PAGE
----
City decisions are an ‘embarrassment’
It’s not bad enough that we have the plague of COVID-19 to deal with and the sky filled with ash from fires all around us, but now I have to read in the Aug. 19 Town Crier that the Parks and Rec Commission can’t decide whether to accept a $50,000 contribution to build a bocce ball court at Grant Park. Even worse, they can’t even decide to say that they can’t decide! Amazing!
Next I read the great story by Eric He (congratulations!) about the Los Altos City Council approving major deals with a developer (who is facing multiple lawsuits). Really? What is going on? Where are the people to run this town that are competent? They certainly are not on this council. They must be out there somewhere.
Please step up and help get the town out of this mess. What an embarrassment!
GreenTown supports all-electric reach codes
Lexi Crilley wrote a letter to the editor about reach codes and the environmental injustice of the fossil fuel industry (“Reach codes promote environmental justice,” Aug. 12). That is certainly an important concern, and one of the reasons that GreenTown Los Altos supports the all-electric reach codes soon to come before the city council.
A concern for all of us is that fossil fuels are forcing climate change. That is why the state of California has set a goal to be carbon neutral by 2045. That is a stretch goal, but setting goals has a way of creating change. Other states have set similar goals, and together we can show the world that it can be done.
The reach code ordinances under consideration are not as dramatic as the opponents like to suggest. The codes apply to new construction, so only a small number of homes will be affected. Cooking with induction cooktops works well. The cost of building a new home without a gas line is lower. The operating costs are comparable and likely to favor electricity in the future. PG&E officials have stated that they prefer not to build new gas-line infrastructure as the lines will ultimately be abandoned.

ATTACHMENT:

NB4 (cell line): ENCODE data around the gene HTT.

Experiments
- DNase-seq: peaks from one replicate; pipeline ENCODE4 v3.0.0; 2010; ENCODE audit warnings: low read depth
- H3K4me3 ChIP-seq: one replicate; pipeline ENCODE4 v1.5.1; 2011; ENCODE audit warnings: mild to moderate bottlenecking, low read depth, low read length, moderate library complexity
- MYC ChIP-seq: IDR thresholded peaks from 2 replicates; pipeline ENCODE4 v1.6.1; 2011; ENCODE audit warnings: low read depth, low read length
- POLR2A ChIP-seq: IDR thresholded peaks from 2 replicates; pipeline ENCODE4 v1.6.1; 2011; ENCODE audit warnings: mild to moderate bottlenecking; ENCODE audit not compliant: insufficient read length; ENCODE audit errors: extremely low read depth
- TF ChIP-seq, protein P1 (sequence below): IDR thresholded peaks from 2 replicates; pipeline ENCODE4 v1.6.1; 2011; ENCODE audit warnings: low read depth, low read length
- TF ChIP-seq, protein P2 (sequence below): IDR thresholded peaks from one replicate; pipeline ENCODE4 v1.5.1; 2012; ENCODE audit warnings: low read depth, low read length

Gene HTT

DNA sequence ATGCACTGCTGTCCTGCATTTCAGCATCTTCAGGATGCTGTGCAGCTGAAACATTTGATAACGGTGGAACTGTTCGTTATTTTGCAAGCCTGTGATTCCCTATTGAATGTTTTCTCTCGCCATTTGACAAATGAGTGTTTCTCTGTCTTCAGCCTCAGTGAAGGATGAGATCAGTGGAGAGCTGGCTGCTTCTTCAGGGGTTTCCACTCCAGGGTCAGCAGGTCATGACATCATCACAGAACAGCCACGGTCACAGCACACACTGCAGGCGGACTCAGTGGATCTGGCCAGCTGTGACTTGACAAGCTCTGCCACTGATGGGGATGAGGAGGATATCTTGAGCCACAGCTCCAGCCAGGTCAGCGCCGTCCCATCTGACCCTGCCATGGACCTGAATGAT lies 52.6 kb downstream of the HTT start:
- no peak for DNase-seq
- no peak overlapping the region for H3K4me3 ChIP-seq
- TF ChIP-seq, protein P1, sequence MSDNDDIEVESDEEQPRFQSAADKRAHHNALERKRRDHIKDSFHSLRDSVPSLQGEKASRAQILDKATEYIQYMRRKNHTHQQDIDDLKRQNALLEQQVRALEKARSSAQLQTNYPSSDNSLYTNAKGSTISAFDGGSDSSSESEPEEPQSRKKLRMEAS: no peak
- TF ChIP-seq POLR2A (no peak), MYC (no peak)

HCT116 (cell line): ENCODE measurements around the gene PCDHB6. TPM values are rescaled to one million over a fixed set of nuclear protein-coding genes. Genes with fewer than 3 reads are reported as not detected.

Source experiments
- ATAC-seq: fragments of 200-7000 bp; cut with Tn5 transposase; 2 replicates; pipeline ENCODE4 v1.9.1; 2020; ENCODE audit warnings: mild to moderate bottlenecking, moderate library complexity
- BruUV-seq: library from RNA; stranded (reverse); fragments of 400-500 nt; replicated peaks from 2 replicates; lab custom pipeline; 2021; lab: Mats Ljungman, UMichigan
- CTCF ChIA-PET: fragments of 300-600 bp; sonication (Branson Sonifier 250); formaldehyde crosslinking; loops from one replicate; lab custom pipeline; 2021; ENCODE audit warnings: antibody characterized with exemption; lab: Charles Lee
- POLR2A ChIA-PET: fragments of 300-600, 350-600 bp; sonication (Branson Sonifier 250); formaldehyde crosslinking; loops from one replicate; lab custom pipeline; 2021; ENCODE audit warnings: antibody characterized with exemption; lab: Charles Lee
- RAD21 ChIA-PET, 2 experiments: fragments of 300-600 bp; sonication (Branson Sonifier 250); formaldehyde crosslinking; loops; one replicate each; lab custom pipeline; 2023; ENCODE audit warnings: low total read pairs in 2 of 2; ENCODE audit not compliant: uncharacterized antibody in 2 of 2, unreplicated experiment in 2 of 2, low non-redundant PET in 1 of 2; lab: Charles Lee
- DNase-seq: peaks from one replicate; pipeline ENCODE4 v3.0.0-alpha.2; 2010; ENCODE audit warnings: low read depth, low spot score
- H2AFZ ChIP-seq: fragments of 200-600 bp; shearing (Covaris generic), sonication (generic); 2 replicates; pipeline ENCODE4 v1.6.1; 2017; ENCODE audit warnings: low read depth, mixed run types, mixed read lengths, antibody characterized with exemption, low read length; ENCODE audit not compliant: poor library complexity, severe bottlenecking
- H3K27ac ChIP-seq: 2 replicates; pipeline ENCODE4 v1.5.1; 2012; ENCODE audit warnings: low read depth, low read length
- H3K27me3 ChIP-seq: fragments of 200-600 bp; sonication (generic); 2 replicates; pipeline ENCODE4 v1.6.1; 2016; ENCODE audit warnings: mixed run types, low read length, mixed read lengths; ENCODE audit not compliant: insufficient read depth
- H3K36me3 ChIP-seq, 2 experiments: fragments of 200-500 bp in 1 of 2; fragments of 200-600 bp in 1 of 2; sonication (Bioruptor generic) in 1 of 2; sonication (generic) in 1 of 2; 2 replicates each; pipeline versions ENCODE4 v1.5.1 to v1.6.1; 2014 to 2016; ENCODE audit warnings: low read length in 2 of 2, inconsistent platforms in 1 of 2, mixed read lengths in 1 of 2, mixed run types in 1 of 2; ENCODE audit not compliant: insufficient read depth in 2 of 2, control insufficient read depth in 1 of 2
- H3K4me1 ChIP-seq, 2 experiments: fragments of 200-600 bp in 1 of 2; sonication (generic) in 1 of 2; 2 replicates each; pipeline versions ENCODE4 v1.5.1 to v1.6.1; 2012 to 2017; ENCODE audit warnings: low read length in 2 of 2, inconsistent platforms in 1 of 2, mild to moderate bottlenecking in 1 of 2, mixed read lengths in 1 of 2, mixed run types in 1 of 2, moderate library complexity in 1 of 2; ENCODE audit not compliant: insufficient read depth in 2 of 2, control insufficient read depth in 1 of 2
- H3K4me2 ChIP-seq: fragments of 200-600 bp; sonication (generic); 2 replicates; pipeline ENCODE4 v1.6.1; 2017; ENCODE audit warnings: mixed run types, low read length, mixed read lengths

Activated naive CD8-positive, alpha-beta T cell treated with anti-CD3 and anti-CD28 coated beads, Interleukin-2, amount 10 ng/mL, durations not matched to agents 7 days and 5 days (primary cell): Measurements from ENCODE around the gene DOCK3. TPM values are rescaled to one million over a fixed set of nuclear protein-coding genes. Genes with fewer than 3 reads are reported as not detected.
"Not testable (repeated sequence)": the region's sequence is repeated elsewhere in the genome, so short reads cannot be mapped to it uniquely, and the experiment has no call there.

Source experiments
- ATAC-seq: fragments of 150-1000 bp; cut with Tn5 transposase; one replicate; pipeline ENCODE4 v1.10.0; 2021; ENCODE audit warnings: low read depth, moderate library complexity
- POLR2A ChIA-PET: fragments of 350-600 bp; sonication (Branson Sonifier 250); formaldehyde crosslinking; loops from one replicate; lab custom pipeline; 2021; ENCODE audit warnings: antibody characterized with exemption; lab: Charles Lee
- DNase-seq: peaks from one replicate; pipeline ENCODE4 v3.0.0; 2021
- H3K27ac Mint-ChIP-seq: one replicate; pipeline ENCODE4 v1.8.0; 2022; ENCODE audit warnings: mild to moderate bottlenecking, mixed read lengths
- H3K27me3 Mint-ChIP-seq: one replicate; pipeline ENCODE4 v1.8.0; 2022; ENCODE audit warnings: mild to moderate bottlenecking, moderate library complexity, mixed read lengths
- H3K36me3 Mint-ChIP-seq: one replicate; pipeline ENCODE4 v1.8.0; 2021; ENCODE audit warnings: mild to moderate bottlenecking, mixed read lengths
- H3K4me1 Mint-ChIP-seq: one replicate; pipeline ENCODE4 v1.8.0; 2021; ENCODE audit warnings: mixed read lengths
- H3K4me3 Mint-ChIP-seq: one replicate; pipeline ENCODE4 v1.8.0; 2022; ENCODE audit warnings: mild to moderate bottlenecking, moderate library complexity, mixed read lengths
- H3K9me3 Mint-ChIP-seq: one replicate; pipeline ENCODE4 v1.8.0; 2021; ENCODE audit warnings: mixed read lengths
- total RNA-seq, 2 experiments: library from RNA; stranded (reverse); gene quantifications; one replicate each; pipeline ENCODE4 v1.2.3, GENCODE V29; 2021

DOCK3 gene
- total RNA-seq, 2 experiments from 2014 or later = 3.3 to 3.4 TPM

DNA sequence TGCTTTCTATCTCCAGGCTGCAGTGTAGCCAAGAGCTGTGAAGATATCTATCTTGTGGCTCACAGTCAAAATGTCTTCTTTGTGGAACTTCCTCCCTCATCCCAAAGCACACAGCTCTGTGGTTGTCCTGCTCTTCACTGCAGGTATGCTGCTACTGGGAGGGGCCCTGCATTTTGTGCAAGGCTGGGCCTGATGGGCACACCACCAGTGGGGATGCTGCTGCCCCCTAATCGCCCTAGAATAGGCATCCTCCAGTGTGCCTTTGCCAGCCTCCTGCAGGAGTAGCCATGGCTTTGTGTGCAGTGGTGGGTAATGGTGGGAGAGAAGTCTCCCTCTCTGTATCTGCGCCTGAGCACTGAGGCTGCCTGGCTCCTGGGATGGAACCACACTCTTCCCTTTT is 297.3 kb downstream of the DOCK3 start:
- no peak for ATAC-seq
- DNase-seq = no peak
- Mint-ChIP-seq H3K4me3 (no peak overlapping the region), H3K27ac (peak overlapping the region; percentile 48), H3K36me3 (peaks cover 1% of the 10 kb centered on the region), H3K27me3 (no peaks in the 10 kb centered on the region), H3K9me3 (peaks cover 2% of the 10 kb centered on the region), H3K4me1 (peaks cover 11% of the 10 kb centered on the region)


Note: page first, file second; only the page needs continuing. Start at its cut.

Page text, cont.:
For all of these reasons and more, we urge support of all-electric reach codes.
GreenTown Los Altos
Require masks, then impose fines
On a recent Friday evening, I took my dog for a walk in the village area and counted the number of people wearing masks: 18 out of 38 had masks on (not including people dining). I count most nights, and the mask rate is usually between 25% and 40%. That night it was 38%.
The United States is approaching 200,000 deaths. That is greater than military deaths in the Revolutionary War, World War I, Korea and Vietnam combined.
Each of us believes we are an exception. We won’t get the virus and won’t infect others. Did any of the 200,000 who died expect this to happen? Did 200,000 expect to infect others?
It is time for more drastic action. Make wearing masks mandatory. Every time you leave your apartment or home, make wearing a mask mandatory. It doesn’t matter if you are 8 or 80 – wear a mask. Biking, running, walking, with family – require a mask. No exceptions. Have large and escalating fines for noncompliance. How much is it worth to save a life?
Perhaps if the news showed the faces of the 1,000 people who died each day, we would wake up.
Reopening schools is a ‘scary prospect’
I recently read the article “Elementary schools seek waivers to allow fall reopening” (Town Crier, Aug. 5), and was disappointed and disgusted by the schools mentioned.
My concern with these plans to reopen schools lies not with the health of the children, but the people around them. This virus is not as impactful on children as it is in older populations, which Los Altos absolutely has. In Los Altos, the median age is 45 years old. It is a scary prospect that many people could die due to the poor actions of school management.